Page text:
Kevin Hunt, manager of content and channels, General Mills

Co-host of the Talking Points Podcast, sure. But, Kevin is on this list because of his role at Mills where he’s one of the most senior folks on staff in the world of social.

Jamie Plesser, director-interactive marketing strategy & execution, Allianz

I’ve worked with Jamie for three years now–the first two as colleagues on the MIMA board, and the last year as a member of his MIMA programming committee. I’m assuming what I see at MIMA translates into his day job. And if that’s right, Allianz is lucky to have him.

Melanie Boulay Becker, owner, Boulay Becker Communications

Fellow solo and someone who’s been doing it a lot longer than I have. Melanie is one of those people who quietly goes about her business and flies well under the radar. She’s a former PRSA board member and has run a thriving solo PR business now for 14 years. I’m even willing to put her on this list DESPITE the fact that she’s a Bucky grad!

Stephanie Moncada, communications leader, Thermo King

Another client (sorry–I can’t help it if all my clients are awesome! ;). After seven years at Weber Shandwick, Stephanie has spent the last 10 working in the B2B world. First with BAE Systems and now with Thermo King. She has the skill set and demeanor to excel in the B2B world.

Nathan Eide, director, Test & Learn, FRWD

I got to know Nathan a bit better during my time on the MIMA board (when he was serving as president). Always appreciated his pragmatic approach. And, even though I know he hates lists like this, I also know Nathan is exactly the kind of guy who never shows up on lists because he’s busy out there actually DOING THE WORK!

Natalie Bushaw, director-public relations, Life Time Fitness

I’ve known Natalie for 20+ years. She’s a college friend. And, I’ll just say this: Natalie is one of the most amazing people you’ll ever meet. From her generosity to her spirit to the way she manages her work and life and volunteering. Utterly amazing.

Matt Kucharski, executive vice president, PadillaCRT

EVP at one of the biggest agencies in town. Adjunct prof at the University of Minnesota for 15 years. Board member–Minnesota High Tech Association. I could go on, but I’m not sure I have room in this post for all the titles, jobs and roles Matt has filled in this 20+ years in the business.

Kiersten Schroeder, vice president, broadhead

Another former client, Kiersten is everything an agency exec should be. Thoughtful. Strategic. Empowering. Had a blast working with Kiersten and her team for the better part of a year. Looking forward to the next time our paths cross.

Nicki Gibbs, senior vice president, Beehive

One of the best former bosses ever. And probably one of my former colleagues I learned the most from in the shortest amount of time.

Molly Snyder, director-communications, Target

Have never worked with Molly directly (unless you count her blogger days when I worked with her as part of a client campaign), but Molly is one of those people I’ve always admired from afar. And, goes without saying, she has one of the more high-profile PR jobs in town.

Jeff Shelman, senior director-external communications, Best Buy

No, I’m not putting Jeff on the list because of his golf prowess (although, his golf prowess is substantial). I’m putting him on the list because I have yet to see someone make the media-to-PR transition better than Jeff. Seven years after leaving the Strib, Jeff has really made a name for himself in the PR industry taking on one of the more senior-level positions in the Best Buy PR department.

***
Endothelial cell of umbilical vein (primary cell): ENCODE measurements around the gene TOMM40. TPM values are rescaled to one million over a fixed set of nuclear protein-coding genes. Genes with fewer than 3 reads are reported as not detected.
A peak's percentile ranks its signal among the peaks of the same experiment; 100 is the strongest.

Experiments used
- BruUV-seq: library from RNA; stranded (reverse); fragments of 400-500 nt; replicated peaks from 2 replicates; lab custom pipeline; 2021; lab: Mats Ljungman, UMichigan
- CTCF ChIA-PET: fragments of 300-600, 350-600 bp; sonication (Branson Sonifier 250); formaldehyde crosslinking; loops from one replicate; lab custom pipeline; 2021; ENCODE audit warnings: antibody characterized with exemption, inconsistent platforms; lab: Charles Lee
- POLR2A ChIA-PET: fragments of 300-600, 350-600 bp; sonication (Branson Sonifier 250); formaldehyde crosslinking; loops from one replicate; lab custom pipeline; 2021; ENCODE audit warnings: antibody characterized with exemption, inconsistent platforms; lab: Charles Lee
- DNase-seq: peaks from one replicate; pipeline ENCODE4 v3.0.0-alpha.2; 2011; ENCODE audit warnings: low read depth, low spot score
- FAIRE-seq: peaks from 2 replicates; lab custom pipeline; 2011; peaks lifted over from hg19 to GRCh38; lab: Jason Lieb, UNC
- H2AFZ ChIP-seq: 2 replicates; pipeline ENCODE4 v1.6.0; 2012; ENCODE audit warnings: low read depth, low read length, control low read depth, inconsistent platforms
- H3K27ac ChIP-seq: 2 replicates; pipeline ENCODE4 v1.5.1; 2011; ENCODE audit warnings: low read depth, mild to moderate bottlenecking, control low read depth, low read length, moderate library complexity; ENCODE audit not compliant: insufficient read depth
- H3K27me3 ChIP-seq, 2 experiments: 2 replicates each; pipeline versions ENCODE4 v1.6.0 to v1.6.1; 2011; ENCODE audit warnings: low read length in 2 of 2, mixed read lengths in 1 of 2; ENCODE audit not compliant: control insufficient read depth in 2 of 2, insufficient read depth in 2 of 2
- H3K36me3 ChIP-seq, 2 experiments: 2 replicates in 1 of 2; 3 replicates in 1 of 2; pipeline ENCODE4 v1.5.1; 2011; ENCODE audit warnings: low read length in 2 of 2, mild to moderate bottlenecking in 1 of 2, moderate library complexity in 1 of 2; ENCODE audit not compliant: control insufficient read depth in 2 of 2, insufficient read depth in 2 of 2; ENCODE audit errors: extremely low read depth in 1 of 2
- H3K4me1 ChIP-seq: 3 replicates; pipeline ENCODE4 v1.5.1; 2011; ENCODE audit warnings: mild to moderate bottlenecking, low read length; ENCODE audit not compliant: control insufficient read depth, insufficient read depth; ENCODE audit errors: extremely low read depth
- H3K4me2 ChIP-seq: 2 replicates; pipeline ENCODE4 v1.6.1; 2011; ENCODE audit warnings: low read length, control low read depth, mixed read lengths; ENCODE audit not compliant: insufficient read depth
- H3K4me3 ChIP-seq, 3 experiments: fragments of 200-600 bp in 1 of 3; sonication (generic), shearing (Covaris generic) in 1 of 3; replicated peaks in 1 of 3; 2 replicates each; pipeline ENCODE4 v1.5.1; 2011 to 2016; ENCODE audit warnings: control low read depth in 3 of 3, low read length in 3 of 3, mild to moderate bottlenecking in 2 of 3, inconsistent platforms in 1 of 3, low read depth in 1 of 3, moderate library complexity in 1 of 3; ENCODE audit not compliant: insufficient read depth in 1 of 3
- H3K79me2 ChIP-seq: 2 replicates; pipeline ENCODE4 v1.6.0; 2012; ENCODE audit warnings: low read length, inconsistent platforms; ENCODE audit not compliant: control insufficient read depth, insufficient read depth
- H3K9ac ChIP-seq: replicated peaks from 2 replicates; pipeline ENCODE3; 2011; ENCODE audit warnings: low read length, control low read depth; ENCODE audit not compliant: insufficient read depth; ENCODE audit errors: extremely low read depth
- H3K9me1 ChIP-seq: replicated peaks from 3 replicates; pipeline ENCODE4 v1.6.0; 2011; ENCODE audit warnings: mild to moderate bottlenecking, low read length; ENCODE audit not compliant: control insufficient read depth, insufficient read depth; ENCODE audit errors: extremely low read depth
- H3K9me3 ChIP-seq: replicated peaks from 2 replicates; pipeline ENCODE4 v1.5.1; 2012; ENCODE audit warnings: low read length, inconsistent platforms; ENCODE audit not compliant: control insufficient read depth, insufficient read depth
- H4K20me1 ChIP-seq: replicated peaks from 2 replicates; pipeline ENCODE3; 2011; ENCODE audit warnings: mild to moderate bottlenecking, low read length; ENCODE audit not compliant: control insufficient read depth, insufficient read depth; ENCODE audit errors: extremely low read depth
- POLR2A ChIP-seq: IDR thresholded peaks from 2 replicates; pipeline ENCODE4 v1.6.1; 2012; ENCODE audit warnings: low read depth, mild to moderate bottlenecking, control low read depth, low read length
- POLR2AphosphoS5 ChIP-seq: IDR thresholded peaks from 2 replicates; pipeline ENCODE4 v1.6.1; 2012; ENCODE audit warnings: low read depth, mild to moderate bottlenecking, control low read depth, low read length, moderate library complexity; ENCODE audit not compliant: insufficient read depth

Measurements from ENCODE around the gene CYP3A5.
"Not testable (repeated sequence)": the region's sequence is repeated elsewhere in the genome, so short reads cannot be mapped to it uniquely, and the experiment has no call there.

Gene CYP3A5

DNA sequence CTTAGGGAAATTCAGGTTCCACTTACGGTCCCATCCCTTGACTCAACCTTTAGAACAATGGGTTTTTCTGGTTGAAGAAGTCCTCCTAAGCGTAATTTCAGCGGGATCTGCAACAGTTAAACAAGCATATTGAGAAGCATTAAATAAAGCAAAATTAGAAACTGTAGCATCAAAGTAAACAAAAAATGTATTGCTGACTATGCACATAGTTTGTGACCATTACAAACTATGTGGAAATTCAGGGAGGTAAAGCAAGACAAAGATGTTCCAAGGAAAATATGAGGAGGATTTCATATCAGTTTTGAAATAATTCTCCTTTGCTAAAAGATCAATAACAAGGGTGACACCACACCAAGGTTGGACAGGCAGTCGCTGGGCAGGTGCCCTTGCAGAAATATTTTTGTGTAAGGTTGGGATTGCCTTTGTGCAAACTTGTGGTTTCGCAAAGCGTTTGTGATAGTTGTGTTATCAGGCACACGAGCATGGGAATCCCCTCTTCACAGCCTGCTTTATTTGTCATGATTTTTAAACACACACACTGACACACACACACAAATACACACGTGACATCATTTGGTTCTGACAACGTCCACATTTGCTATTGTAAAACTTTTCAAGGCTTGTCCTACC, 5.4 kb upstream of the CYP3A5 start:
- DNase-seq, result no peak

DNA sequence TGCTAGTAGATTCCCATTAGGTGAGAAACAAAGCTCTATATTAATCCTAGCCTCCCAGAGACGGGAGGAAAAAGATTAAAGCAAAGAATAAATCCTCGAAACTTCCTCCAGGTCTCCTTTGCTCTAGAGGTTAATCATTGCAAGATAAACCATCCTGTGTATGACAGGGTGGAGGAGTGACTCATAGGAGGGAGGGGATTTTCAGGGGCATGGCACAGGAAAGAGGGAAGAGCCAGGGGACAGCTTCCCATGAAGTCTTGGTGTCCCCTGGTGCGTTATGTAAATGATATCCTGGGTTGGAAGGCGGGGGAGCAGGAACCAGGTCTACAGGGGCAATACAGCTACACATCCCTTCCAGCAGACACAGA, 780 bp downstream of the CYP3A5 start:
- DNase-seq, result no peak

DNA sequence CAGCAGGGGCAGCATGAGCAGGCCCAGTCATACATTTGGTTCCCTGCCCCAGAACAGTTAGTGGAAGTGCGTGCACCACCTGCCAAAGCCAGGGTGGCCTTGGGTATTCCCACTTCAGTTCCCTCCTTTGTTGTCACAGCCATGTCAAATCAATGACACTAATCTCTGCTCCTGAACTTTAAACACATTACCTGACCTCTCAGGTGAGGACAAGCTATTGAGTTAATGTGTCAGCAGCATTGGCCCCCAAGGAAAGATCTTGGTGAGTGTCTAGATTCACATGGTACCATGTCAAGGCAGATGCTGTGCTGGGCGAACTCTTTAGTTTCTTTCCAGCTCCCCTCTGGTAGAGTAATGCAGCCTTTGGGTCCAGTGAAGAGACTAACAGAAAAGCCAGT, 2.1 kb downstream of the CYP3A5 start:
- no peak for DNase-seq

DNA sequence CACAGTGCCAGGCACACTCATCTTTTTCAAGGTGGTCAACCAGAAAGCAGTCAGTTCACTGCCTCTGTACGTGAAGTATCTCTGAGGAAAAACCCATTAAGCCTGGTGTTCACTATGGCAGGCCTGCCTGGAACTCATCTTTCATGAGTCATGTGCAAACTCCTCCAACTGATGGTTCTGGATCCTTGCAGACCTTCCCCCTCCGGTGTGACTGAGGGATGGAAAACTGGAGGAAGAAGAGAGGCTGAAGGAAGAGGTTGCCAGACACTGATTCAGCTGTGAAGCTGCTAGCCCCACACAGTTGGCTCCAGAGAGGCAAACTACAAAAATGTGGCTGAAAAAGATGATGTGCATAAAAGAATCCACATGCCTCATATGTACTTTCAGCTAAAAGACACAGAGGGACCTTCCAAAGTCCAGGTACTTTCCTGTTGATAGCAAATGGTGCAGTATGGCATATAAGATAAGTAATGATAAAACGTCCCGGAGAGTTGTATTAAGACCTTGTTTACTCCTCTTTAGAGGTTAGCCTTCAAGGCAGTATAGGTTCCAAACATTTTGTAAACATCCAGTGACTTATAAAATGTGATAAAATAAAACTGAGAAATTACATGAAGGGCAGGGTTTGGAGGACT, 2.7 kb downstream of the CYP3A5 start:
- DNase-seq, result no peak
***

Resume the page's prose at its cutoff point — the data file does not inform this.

Dory Anderson, partner, Lemke Anderson

Dory and I share a client (Andersen), so I’ve had the good fortune to get to know her a bit better over the last year or so. And, from what I can tell, she’s exactly the kind of person you want running a small agency devoted to clients like Andersen Windows & Doors.

Betsy Andersen, professor, University of Minnesota

Betsy has been educating the next wave of PR pros here in Minneapolis for the better part of a decade. She now has former students who are ascending to leadership roles with large agencies and companies across town (too many to mention, really). I can’t imagine what that must feel like–to know that you’ve shaped the minds and careers of so many successful people. Amazing.

Jill Gutterman, consultant, Adobe

I only worked with Jill for a quick cup of coffee on the MIMA board, but was instantly impressed with her perspective, demeanor and ability to direct and help shape the vision of an organization. Probably no surprise then that her list of former employers includes 3M, Optum and Rasmussen College. Another person I would jump at the chance to work with/for.

Brian Bellmont, Jen Bellmont & Shelli Lissick, Bellmont Partners

These three make up the triangle of authority (I just like to use that phrase!) at Bellmont Partners–an agency here in Minneapolis that’s grown leaps and bounds over the last few years. And while they’ve won numerous awards recently for their hard work, they’ve flown under the Gen X radar for years.

Scott Broberg, senior vice president, Fast Horse

One of the driving forces behind the success at Fast Horse? Gotta be Scott Broberg. He’s been there since the beginning and as far as I can tell from where I sit, he’s been instrumental to its growth. And, to be honest, I’d love a chance to work with him some day.

Aaron Pearson, executive vice president, Creation

Aaron’s one of those guys who’s been around forever doing good work behind the scenes. Now, he’s leading a new agency brand named “Creation.” I’m no HR expert, but I don’t think you give fancy titles and huge roles like that to just anyone.

Ryan Arnholt, director-content marketing, Optum

Current MIMA president, I got to know Ryan better during my time on the MIMA board of directors the last two years. Yet another Gen Xer who flies well under the radar–and most likely the funniest person on this list.

Gabby Nelson, director-global communications, Cargill

A former client, I’ve always been impressed at how Gabby can “manage a room”–specifically, how she can manage difficult executive personalities. At the level Gabby has been operating for the last 10 years, that’s an absolutely essential skill. Definitely another one of those people who just goes to work, does her job and doesn’t ask for a lot of recognition in return.